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Subependymal nodular heterotopia
Heather Borders, MD
over 7 years ago
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Calcific Discitis

Case Detail

Anatomy: Brain-Spine
Junewick
Joseph Junewick, MD FACR
Diagnostic Category: Infectious-Inflammatory
Created: over 7 years ago
Updated: over 7 years ago
Tags: PEDS
Modality/Study Types: CT MR
Activities:
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History

Child with persistent neck pain 1 week after minor injury.


Case Images


Diagnosis

Calcific Discitis

Findings

CT – Calcified anterior disc protrusion at C4-C5.

MR – Widened anterior disc with abnormal signal; posterior disc is normal.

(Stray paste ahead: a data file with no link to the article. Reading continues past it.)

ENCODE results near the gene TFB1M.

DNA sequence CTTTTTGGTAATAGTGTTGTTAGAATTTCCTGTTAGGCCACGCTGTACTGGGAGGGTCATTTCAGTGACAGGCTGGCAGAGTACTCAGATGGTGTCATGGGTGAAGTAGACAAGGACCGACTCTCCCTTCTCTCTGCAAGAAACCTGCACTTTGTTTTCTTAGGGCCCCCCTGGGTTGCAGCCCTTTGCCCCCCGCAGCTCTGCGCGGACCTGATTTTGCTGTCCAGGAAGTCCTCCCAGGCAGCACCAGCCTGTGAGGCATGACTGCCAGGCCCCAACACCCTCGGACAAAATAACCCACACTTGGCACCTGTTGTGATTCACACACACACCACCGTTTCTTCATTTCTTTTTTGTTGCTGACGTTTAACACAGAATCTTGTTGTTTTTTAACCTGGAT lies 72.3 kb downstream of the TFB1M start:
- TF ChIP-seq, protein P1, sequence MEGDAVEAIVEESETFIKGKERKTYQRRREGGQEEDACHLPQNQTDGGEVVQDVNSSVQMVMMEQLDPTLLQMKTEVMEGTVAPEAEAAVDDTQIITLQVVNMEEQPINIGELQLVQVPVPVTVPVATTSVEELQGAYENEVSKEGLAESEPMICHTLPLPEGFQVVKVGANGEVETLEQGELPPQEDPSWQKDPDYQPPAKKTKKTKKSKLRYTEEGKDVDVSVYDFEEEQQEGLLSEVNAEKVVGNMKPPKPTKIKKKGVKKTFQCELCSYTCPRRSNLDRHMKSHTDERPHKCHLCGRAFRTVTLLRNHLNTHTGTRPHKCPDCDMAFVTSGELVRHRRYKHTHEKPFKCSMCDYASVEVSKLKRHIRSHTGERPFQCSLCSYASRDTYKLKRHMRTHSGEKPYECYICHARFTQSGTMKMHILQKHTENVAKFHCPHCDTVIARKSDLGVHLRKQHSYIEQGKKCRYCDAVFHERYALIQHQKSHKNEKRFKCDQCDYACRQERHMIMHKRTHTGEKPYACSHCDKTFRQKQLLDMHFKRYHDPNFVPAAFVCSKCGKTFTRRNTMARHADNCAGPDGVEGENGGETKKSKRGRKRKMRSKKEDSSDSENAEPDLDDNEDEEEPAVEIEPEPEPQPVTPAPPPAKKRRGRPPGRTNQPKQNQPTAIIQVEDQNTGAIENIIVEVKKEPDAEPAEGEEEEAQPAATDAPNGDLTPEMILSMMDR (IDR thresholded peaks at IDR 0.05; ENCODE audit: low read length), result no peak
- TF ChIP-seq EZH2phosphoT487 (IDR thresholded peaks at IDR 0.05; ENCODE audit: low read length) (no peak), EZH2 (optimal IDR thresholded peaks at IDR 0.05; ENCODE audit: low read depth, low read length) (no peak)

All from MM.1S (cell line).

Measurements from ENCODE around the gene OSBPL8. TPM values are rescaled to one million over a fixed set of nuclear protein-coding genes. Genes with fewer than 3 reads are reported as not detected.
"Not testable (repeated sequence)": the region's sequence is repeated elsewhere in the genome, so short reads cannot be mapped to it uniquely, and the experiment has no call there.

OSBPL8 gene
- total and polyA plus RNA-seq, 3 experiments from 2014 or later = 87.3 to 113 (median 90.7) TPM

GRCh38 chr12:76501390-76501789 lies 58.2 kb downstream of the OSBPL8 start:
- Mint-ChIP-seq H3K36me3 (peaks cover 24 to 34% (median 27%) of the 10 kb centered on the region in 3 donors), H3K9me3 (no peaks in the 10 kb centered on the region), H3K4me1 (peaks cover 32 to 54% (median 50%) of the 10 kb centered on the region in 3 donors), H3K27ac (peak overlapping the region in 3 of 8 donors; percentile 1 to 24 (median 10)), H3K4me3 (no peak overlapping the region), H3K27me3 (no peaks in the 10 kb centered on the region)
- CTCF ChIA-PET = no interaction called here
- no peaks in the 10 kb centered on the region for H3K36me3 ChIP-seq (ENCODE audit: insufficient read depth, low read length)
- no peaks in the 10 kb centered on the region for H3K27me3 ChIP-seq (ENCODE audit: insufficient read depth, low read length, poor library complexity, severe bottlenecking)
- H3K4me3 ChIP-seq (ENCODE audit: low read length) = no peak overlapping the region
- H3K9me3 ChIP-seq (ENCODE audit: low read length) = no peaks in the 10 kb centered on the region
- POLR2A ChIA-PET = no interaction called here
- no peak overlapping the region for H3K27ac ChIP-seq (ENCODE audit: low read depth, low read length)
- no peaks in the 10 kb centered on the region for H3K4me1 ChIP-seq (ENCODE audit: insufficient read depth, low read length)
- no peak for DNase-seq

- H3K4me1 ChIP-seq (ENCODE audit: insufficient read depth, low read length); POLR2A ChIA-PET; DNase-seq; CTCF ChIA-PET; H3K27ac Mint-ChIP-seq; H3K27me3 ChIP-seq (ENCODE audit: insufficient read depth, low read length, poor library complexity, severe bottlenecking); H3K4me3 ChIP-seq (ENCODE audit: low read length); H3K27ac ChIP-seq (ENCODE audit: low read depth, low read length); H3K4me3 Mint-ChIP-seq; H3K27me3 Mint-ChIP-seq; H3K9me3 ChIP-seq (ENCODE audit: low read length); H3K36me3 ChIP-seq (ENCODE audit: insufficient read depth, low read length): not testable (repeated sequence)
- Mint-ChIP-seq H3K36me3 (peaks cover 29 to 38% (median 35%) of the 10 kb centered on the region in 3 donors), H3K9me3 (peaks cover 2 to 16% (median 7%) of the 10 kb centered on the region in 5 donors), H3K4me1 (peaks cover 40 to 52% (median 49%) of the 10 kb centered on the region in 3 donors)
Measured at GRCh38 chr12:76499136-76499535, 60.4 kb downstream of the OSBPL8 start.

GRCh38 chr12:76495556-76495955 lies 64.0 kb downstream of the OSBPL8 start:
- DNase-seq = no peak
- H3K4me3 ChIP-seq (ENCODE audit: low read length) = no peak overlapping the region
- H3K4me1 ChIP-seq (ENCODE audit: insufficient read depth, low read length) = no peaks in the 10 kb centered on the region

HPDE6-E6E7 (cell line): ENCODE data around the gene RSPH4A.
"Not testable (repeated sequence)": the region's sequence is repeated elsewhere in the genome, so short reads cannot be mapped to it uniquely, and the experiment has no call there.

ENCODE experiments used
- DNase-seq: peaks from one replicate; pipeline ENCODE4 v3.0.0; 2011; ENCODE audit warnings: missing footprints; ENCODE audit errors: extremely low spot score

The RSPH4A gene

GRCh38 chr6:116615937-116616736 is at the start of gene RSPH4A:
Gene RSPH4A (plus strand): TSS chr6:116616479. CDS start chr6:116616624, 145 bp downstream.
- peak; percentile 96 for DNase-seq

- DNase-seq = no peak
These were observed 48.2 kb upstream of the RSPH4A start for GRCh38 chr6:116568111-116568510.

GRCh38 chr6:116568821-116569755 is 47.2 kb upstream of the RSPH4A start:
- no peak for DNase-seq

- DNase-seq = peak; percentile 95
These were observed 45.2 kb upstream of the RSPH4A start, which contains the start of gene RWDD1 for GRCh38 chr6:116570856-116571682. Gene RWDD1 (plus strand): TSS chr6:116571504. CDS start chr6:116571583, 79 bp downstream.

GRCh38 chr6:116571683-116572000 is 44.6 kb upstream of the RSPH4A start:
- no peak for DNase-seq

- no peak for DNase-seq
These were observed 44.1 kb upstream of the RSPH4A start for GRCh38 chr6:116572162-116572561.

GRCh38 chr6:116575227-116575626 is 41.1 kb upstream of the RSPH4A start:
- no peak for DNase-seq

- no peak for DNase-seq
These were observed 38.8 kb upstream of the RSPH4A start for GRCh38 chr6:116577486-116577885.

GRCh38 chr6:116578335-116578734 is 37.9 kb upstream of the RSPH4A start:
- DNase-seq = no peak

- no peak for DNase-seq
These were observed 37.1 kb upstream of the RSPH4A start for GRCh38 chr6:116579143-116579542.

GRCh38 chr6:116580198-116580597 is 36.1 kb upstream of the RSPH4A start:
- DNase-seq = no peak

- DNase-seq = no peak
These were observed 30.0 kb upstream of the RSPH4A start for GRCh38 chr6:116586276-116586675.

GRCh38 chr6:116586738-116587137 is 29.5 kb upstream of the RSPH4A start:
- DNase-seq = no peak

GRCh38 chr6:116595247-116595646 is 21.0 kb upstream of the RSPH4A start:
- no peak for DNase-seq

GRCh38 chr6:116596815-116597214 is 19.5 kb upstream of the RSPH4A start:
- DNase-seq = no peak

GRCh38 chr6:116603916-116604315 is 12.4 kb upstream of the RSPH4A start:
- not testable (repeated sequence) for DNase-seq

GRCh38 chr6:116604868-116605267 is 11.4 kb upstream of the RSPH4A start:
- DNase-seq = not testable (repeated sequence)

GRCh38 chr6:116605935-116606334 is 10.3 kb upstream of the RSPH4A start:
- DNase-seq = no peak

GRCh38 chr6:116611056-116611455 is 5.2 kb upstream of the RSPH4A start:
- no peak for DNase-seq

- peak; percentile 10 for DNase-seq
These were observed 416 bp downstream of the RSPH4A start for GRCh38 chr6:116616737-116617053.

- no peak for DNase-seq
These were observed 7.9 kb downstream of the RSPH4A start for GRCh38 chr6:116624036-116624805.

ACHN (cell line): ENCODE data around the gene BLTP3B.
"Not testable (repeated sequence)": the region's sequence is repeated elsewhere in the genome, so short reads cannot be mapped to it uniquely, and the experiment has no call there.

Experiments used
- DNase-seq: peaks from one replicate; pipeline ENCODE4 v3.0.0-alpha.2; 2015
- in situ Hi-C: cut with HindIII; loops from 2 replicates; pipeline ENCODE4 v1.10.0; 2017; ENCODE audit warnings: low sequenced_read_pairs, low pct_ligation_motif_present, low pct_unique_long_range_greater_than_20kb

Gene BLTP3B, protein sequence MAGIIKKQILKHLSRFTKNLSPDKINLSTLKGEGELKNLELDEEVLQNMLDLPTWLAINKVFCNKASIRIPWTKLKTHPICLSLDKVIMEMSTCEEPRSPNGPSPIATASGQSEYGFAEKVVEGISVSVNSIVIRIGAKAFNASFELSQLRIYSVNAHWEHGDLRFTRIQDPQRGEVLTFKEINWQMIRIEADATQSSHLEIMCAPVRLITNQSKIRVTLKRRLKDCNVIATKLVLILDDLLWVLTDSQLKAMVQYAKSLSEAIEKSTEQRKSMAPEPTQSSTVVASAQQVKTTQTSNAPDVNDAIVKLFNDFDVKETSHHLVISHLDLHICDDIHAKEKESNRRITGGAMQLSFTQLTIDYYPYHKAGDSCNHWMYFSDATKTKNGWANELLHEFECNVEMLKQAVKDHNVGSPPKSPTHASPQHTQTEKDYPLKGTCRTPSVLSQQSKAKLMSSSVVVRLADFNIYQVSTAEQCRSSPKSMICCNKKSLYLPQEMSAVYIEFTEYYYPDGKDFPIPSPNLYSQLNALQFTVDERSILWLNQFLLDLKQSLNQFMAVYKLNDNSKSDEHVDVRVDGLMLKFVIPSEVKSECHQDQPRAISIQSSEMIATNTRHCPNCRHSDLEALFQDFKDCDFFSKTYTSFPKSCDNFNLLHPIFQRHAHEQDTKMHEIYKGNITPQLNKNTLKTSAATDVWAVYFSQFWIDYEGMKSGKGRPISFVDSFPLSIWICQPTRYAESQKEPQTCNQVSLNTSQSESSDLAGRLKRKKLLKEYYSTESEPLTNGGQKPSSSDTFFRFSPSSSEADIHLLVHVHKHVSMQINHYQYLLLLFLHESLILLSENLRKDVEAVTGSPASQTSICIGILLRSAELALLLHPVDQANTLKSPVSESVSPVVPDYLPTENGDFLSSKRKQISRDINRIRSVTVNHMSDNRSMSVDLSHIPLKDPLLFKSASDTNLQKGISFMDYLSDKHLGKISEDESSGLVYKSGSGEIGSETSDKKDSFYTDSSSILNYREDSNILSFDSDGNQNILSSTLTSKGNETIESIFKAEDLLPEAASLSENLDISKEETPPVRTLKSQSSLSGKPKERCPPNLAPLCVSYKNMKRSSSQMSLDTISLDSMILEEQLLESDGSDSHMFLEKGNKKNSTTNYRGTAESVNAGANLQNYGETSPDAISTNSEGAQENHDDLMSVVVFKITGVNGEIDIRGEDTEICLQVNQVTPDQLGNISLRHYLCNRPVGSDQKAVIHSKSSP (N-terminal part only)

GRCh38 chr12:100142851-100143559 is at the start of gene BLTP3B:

Discussion

Idiopathic disc calcification is distinct from hyperparathyroidism, hemochromatosis, ochronosis, chondrocalcinosis, alkaptonuria, and hypervitaminosis.

Calcific discitis has an abrupt onset. Preceding trauma is seen in 30%, fever in 23%, and upper respiratory tract infection in 15%. Calcific discitis involves the nucleus pulposis, not the annulus fibrosus or ring apophysis. Clinical resolution is rapid but imaging resolution is slow, taking months or even years to normalize.

Disc calcification is most common in the thoracic spine. Thoracic disc calcifications tend to be more symptomatic (e.g., pain, decreased range of motion) than cervical disc calcifications. Cervical calcifications tend to occur at a single level whereas thoracic calcification are more often multilevel.

Reference

Dai LY, Ye H, Qian QR. The natural history of cervical disc calcification in children. JBJS (2004); 86:1467-1472.



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